Mammogram guidelines revised - again

The controversy surrounding mammogram guidelines continues to rage in the US after new guidelines were released by two breast imaging specialist groups who have advised that mammograms should begin at 40 for women with an average risk of breast cancer and by 30 for high-risk women.

This contradicts controversial guidelines from a US advisory panel last year – although it is more in line with what South African experts advise.

The joint recommendations from the American College of Radiology and the Society of Breast Imaging take into account the success of annual mammography screening starting at 40, said Dr Carol Lee of Memorial Sloan-Kettering Cancer Centre in New York, whose study appears in the Journal of the American College of Radiology.

"The significant decrease in breast cancer mortality, which amounts to nearly 30% since 1990, is a major medical success and is due largely to earlier detection of breast cancer through mammography screening," Lee said.

The recommendations have been in the works for about two years, but they serve in part as a rebuttal to guidelines issued in November by the US Preventive Services Task Force (USPSTF), which recommended against routine breast mammograms for women in their 40s to spare them some of the worry and expense of extra tests to distinguish between cancer and harmless lumps.

‘Annual mammograms best’

Those recommendations contradicted years of messages about the need for routine breast cancer screening starting at age 40, sparking a rebellion from breast cancer specialists who argued the guidelines would confuse women and result in more deaths from breast cancer.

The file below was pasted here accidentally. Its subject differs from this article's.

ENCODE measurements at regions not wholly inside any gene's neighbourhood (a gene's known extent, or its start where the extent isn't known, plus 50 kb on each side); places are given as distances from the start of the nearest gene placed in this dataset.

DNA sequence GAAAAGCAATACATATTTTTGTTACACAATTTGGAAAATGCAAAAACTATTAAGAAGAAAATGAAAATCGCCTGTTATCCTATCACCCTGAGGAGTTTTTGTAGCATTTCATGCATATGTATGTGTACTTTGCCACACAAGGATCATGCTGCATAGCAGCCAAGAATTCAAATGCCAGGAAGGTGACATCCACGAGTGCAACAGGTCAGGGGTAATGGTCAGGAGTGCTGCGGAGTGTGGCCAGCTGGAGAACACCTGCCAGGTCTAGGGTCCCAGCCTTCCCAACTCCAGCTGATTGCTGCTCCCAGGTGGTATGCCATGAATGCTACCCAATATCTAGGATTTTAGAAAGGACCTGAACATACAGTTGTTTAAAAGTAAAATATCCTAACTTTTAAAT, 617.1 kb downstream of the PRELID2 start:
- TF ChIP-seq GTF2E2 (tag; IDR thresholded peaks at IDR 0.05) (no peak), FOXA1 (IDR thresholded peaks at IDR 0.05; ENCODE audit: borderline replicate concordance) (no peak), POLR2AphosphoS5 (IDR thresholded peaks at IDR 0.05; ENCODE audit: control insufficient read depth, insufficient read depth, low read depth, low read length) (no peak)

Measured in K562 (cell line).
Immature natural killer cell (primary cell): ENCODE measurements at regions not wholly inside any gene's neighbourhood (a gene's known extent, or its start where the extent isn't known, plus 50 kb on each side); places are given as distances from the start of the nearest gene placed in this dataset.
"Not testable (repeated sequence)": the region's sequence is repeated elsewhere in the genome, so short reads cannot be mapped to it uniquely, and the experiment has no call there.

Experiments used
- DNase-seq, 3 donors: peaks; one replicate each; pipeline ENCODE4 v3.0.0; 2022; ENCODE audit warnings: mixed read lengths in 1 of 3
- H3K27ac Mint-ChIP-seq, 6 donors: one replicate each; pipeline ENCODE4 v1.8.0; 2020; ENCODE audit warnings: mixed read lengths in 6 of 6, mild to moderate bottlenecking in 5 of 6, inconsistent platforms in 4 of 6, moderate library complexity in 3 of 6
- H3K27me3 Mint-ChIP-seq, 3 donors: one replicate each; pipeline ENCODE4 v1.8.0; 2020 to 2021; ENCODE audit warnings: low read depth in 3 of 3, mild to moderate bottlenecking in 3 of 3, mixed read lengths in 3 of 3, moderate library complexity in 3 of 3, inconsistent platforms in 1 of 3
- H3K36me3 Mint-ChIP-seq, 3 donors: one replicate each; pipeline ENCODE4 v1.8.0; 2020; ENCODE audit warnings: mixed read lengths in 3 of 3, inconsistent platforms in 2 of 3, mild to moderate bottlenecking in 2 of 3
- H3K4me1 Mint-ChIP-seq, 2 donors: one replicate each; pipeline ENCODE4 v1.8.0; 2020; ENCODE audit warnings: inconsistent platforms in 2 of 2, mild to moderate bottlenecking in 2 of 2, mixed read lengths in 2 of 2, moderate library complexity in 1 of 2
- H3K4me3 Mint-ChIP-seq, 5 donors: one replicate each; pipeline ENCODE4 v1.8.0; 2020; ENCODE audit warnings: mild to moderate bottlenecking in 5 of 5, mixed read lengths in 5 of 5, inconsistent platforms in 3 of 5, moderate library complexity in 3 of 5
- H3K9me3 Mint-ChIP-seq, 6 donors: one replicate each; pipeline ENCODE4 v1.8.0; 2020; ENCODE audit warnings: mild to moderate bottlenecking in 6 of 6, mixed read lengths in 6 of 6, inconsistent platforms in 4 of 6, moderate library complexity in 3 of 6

"Amidst the furore, the ACR and the SBI stand firmly behind their recommendation that screening mammography should be performed annually beginning at age 40 for women at average risk for breast cancer," Lee and colleagues wrote.

The recommendations also cover the use of magnetic resonance imaging or MRI and breast ultrasound in women who are at high risk of breast cancer because they have mutations in the BRCA1 or BRCA2 genes or a family history of breast cancer.

In these women, breast mammograms should begin by age 30, but not before age 25, when the risk of radiation exposure from the mammograms begins to outweigh the benefits of screening.

What the new US guidelines mean

Dr Phil Evans of the University of Texas South-western Medical Centre in Dallas and president of the Society for Breast Imaging, said the guidelines are based on the latest clinical trial data.

"Where the data was not present, we looked at recommendations that reflect expert consensus opinion," he said, and added that they also help fill in some gaps in terms of how to screen high-risk women. In women who have BRCA mutations, the group recommends annual MRI screening, a more sensitive test, in addition to mammograms starting by age 30.

Women who have a greater than 20%  lifetime risk of breast cancer based on family history should also have annual MRI scans starting at 30. For high-risk women who cannot get an MRI, often because of claustrophobia, a breast ultrasound should be used instead, Evans said.

The two groups did not consider the harms associated with routine screening at an earlier age, such as false positive results, which the task force was trying to balance.